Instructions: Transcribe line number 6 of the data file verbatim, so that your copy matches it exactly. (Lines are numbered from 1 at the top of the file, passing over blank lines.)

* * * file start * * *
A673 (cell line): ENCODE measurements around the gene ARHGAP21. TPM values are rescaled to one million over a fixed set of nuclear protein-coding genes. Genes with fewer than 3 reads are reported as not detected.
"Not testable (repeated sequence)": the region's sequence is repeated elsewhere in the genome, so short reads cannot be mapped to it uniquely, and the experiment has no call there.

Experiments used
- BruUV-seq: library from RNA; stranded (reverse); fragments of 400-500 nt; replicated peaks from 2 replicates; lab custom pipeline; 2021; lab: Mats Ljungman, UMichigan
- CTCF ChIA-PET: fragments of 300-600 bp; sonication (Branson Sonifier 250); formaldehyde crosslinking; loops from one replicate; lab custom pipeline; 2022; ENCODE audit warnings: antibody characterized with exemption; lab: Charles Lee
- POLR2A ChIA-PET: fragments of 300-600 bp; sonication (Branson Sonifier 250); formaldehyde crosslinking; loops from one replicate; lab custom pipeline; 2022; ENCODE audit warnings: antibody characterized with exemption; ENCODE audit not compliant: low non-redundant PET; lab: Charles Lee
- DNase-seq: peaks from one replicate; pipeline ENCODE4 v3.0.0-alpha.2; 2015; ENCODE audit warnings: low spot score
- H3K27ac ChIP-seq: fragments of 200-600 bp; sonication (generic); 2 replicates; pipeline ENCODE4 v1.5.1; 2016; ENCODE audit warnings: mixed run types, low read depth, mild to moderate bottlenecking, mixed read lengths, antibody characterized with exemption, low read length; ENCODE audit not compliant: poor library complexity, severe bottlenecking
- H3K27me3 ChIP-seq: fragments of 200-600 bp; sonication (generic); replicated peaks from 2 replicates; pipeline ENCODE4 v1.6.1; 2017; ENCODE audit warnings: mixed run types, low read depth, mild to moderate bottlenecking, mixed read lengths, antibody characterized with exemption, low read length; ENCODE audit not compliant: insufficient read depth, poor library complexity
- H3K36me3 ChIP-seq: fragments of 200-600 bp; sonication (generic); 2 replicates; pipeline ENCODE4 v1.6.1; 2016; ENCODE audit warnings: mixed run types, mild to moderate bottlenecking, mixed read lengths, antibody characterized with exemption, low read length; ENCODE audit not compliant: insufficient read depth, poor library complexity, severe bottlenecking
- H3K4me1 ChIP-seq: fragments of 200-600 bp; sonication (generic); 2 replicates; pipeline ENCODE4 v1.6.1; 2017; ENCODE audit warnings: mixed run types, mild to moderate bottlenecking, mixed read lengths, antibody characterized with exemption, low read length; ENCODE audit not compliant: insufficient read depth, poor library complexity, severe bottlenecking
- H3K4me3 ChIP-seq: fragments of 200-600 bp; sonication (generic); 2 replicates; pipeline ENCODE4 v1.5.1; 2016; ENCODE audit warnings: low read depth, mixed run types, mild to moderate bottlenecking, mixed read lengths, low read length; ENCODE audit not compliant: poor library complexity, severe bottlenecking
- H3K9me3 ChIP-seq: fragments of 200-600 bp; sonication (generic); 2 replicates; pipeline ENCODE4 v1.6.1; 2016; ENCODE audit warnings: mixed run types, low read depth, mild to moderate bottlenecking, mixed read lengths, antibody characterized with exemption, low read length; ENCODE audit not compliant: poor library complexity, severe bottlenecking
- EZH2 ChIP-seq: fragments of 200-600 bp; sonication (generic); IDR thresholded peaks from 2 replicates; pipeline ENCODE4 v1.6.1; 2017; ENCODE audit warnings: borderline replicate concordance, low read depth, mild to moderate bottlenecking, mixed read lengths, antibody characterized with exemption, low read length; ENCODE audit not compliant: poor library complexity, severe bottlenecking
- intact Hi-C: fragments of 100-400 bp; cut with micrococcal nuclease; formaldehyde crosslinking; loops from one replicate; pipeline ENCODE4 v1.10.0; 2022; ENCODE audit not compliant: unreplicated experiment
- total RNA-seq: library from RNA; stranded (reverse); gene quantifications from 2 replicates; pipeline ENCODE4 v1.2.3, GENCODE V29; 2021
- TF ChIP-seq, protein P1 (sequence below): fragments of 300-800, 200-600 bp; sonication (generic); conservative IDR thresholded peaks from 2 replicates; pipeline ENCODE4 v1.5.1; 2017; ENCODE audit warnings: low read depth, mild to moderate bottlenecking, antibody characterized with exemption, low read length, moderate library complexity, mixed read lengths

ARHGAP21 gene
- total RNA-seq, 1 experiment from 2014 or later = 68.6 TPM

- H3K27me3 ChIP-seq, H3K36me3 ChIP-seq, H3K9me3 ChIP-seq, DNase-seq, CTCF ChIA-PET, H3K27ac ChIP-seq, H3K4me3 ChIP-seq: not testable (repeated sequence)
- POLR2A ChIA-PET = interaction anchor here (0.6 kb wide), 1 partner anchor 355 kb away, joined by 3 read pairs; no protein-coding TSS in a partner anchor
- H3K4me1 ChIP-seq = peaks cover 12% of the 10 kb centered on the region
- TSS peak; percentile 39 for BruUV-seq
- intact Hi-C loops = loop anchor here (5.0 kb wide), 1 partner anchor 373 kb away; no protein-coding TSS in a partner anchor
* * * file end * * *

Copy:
- POLR2A ChIA-PET: fragments of 300-600 bp; sonication (Branson Sonifier 250); formaldehyde crosslinking; loops from one replicate; lab custom pipeline; 2022; ENCODE audit warnings: antibody characterized with exemption; ENCODE audit not compliant: low non-redundant PET; lab: Charles Lee